# Proving Exactness of Gauss-Legendre Integration Formula

In working through various schools' qualifying exams in numerical analysis, I have come across a problem that appears several times in a variety of different flavors:

The Legendre polynomials \begin{align*} P_n(x) = \frac{1}{2^n n!} \ \frac{d^n}{dx^n} [(1-x^2)^n] \end{align*} are orthogonal with respect to the inner product $(f,g) = \int_{-1}^1 f(x)g(x) \ dx$. Consider the Gauss-Legendre integration formula \begin{align*} \int_{-1}^1 f(x) \ dx \approx \sum\limits_{i=1}^n w_i f(x_i) \end{align*} where \begin{align*} w_i = \int_{-1}^1 L_i(x) \end{align*} with $L_i$ being the $i$th Lagrange interpolating polynomial, and the $x_i$'s being the roots of $P_n$. Show that this method is exact for all polynomials of degree $\leq 2n - 1$ by writing any such polynomial $p(x) = q(x)P_n(x) + r(x)$ where the degrees of $q$ and $r$ are less than $n$.

I believe there are a few clever ways to go about solving this depending on the prompt of the question and the hint given (if any). I have a complete answer (below), but I am looking for feedback to improve. In particular, in my dealings with $q(x)$, is it necessary for me to show that it's a linear combination of lower degree Legendre polynomials to show that the integral evaluates to zero, or would it be appropriate to just state that, since $q(x)$ is a polynomial of degree $< n$ that orthogonality with respect to the inner product follows? In general, I often feel that my proofs are sometimes a little cumbersome.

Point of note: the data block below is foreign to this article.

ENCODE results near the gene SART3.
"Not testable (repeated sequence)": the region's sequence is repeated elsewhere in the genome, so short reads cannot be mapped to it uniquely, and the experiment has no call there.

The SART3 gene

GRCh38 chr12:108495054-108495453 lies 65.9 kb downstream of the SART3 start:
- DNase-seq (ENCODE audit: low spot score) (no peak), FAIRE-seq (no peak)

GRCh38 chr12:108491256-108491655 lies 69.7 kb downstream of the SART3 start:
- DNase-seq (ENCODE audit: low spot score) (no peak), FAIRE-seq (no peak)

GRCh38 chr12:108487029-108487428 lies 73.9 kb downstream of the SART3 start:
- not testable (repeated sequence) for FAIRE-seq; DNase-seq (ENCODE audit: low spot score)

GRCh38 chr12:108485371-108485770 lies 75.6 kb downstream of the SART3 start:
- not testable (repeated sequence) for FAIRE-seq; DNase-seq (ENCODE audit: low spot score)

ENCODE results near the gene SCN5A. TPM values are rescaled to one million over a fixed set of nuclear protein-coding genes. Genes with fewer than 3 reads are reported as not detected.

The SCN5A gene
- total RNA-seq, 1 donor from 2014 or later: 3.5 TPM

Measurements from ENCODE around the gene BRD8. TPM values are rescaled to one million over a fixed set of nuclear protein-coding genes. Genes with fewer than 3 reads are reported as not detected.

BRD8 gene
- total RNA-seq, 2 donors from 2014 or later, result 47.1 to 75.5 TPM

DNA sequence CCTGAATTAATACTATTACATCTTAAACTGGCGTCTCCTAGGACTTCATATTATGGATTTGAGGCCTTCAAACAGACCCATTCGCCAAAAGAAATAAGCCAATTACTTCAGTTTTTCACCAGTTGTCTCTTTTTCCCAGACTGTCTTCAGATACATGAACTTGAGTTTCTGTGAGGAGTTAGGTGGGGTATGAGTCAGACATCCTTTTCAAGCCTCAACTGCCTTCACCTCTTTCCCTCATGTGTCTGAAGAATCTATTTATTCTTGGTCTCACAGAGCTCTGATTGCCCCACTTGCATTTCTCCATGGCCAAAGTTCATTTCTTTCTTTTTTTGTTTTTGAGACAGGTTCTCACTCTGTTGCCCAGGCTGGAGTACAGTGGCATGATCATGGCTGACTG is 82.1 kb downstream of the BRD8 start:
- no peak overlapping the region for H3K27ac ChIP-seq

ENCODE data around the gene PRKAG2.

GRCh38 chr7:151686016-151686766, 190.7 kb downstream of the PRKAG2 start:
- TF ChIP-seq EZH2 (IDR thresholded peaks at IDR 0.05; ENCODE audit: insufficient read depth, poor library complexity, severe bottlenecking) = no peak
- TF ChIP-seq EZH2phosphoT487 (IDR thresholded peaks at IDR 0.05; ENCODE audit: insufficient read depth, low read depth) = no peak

First, we assume that $f(x)$ is a polynomial of degree $\leq 2n-1$, which we write as $f(x) = q(x)P_n(x) + r(x)$. Rewriting the integral (and using linearity), we have \begin{align*} \int_{-1}^1 f(x) \ dx = \int_{-1}^1 q(x)P_n(x) + r(x) \ dx = \int_{-1}^1 q(x)P_n(x) \ dx + \int_{-1}^1 r(x) \ dx \end{align*} We will deal with each integral separately. Note that since $r(x)$ and $q(x)$ are both polynomials of degree less than $n$, the $n$th degree Lagrange polynomial interpolates each exactly, where \begin{align*} r(x) &= \sum\limits_{i=1}^n r(x_i) L_i(x) \\ q(x) &= \sum\limits_{i=1}^n q(x_i) L_i(x) \end{align*} For the integral of $r(x)$, then, we have \begin{align*} \int_{-1}^1 r(x) \ dx - \sum\limits_{i=1}^n w_i r(x_i) &= \int_{-1}^1 \sum\limits_{i=1}^n r(x_i) L_i(x) \ dx - \sum\limits_{i=1}^n \int_{-1}^1 L_i(x) \ dx \ r(x_i) \\ &=\int_{-1}^1 \sum\limits_{i=1}^n r(x_i) L_i(x) \ dx - \sum\limits_{i=1}^n \int_{-1}^1 r(x_i) L_i(x) \ dx = 0. \end{align*} It then remains to show that our approximation is exact for $q(x) P_n(x)$. As the Legendre polynomials up to degree $n$ are orthogonal, they are linearly independent, where $q(x)$ can be written as a linear combination of lower degree polynomials, i.e. \begin{align*} q(x) = \sum\limits_{i=1}^n \sum\limits_{j=1}^n a_{ij}P_i(x)P_j(x) \quad \quad a_{ij} = 0 \text{ for } i + j \geq n \end{align*} Rewriting the integral of $P_n(x)q(x)$ and utilizing the orthogonality of the polynomials, we have that \begin{align*} \int_{-1}^1 q(x)P_n(x) \ dx = \int_{-1}^1 P_n(x) \left(\sum\limits_{i=1}^n \sum\limits_{j=1}^n a_{ij}P_i(x)P_j(x)\right) \ dx = 0 \end{align*} Examining then our approximation, recall that each $x_i$ was chosen as a root of $P_n(x)$. Therefore, we have \begin{align*} \sum_{i=1}^n w_i \ q(x_i)P(x_i) = 0 \end{align*} and hence $\int_{-1}^1 q(x)P_n(x) = \sum\limits_{i=1}^n w_i \ q(x_i)P(x_i)$. We conclude that for $f$ a polynomial of degree $\leq 2n-1$, \begin{align*} \int_{-1}^1 f(x) \ dx \ = \int_{-1}^1 P_n(x)q(x) + r(x) = \sum_{i=1}^n w_i (r(x_i) + q(x_i)P_n(x_i)) = \sum_{i=1}^n w_i f(x_i) \end{align*}